In my sales consulting practice, I have conversations with senior managers every day about sales professionals who are not generating enough volume. At some point during our discussion, executives will often comment, “I don’t have time or the money to train them.” Without an investment of time, money and training, it is highly unlikely that sales results will miraculously improve on their own.
The truth is, success in selling doesn’t happen without a well-trained and coached sales staff.
All managers understand that they need good sales professionals if they want to grow their business to the next level. But, scaling a business isn’t easy and requires managers to make tough decisions about who they hire and what areas they need to invest in to reach their goals.
In my experience, managers recognize that something needs to change for better sales performance and training could be an important solution for them. But sometimes, training isn’t the right choice if the sales talent isn’t there.
Here are three questions managers should ask themselves before investing in a sales training program:
- Is the lack of performance because the producer is not matched for mortgage sales? If the answer is “Yes,” a training investment isn’t the right solution.
- Is the lack of performance due to an employee with sales talent having trouble adjusting their selling techniques, especially prospecting? If the answer is “Yes,” the originator needs coaching first before training.
- Is the lack of performance because the salesperson is not using the latest selling techniques although the employee is willing to change? If the answer is “Yes,” this employee is the perfect candidate for learning new selling techniques and is someone who will be worth the training investment.
Good sales training can be a significant investment so managers must understand why originators are failing to perform. Lenders should identify individual sales problems before enrolling originators in a training program and hoping that sales results will improve.
What is Good Sales Training?
Good sales training has several components that should be considered before sales managers select a program and roll it out. I’ve been successfully training originators for years and in my opinion, these are the required elements for a high-quality training program that delivers results:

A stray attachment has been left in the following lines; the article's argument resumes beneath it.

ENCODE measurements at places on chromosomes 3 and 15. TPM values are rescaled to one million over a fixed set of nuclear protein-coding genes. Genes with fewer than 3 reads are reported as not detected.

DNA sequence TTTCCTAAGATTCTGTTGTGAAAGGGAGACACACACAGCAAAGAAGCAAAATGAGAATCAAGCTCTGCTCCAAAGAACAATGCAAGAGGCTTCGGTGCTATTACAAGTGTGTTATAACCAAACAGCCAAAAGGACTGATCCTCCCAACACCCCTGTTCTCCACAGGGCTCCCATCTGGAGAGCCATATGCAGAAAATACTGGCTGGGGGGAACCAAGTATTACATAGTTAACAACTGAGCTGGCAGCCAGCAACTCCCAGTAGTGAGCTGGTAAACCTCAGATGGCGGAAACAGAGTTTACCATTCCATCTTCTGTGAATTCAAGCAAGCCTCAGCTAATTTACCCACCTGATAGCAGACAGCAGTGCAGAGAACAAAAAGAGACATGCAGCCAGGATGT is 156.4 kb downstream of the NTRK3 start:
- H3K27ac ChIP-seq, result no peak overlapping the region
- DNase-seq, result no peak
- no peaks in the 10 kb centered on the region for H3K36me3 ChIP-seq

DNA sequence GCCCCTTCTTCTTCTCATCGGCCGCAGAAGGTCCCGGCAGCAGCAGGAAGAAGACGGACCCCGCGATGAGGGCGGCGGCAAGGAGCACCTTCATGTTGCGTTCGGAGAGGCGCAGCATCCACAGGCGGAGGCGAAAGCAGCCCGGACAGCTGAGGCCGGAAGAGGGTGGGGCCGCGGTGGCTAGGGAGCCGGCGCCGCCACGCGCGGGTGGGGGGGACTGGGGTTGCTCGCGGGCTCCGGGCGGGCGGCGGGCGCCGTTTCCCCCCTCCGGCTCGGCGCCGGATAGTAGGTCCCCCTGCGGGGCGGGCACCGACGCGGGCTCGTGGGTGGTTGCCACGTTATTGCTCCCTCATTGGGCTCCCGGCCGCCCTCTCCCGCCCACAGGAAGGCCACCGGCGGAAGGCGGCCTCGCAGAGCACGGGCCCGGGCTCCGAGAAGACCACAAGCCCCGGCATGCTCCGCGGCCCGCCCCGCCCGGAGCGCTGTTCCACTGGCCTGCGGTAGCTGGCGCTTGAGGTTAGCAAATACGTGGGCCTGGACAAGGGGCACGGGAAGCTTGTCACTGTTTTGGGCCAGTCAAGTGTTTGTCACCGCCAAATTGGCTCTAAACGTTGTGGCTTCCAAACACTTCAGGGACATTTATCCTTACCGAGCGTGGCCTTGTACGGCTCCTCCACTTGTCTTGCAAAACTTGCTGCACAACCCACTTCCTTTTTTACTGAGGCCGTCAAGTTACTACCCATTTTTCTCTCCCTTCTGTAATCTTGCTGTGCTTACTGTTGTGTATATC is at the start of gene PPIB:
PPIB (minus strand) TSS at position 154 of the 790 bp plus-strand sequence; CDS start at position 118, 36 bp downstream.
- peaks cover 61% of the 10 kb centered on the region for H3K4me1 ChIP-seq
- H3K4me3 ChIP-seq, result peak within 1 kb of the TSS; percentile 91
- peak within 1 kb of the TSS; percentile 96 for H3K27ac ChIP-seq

- Sales training should be live and conducted by an actual trainer who has sold for a living. Today, “live” doesn’t necessarily mean on-site but refers to training delivered live via webcam. Many programs use previously recorded video content that does not enable students to ask questions. Selling can be a complex process and when students have questions, they need to be able to speak to an expert right then and there.
- Sales training should be personalized and relevant to the group’s overall level of expertise. Students with similar issues should be grouped together so they can share their selling experiences. Training should have high interaction with instructors and ample time for student participation. This means that originators should be asked to present or show that they have absorbed the new learning material.
- Students who are part of a sales training program should receive feedback on their performance as well as post-training follow-up to reinforce key learning points once students have had a chance to implement the training material out in the real world.
Good sales training can be hard to find but is often well worth the time and effort, paying for itself many times over. The quality of the interaction that originators have with consumers shouldn’t be left to chance. A great customer experience starts with the partnership between lenders and their originators. The better trained sales professionals are, the more likely their lenders will be successful.